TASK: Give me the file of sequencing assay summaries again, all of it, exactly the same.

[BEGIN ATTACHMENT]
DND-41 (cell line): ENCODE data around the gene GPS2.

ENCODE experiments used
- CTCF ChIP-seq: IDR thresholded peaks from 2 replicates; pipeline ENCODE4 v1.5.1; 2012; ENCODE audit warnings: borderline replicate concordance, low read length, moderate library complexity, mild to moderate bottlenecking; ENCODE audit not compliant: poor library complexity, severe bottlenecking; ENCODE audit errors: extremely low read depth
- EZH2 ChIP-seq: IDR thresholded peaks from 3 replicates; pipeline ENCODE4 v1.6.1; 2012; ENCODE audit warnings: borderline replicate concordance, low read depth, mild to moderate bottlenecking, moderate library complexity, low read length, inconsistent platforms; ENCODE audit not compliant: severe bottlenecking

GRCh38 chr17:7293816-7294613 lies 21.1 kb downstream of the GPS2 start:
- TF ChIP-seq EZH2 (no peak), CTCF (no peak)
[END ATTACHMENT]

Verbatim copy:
DND-41 (cell line): ENCODE data around the gene GPS2.

ENCODE experiments used
- CTCF ChIP-seq: IDR thresholded peaks from 2 replicates; pipeline ENCODE4 v1.5.1; 2012; ENCODE audit warnings: borderline replicate concordance, low read length, moderate library complexity, mild to moderate bottlenecking; ENCODE audit not compliant: poor library complexity, severe bottlenecking; ENCODE audit errors: extremely low read depth
- EZH2 ChIP-seq: IDR thresholded peaks from 3 replicates; pipeline ENCODE4 v1.6.1; 2012; ENCODE audit warnings: borderline replicate concordance, low read depth, mild to moderate bottlenecking, moderate library complexity, low read length, inconsistent platforms; ENCODE audit not compliant: severe bottlenecking

GRCh38 chr17:7293816-7294613 lies 21.1 kb downstream of the GPS2 start:
- TF ChIP-seq EZH2 (no peak), CTCF (no peak)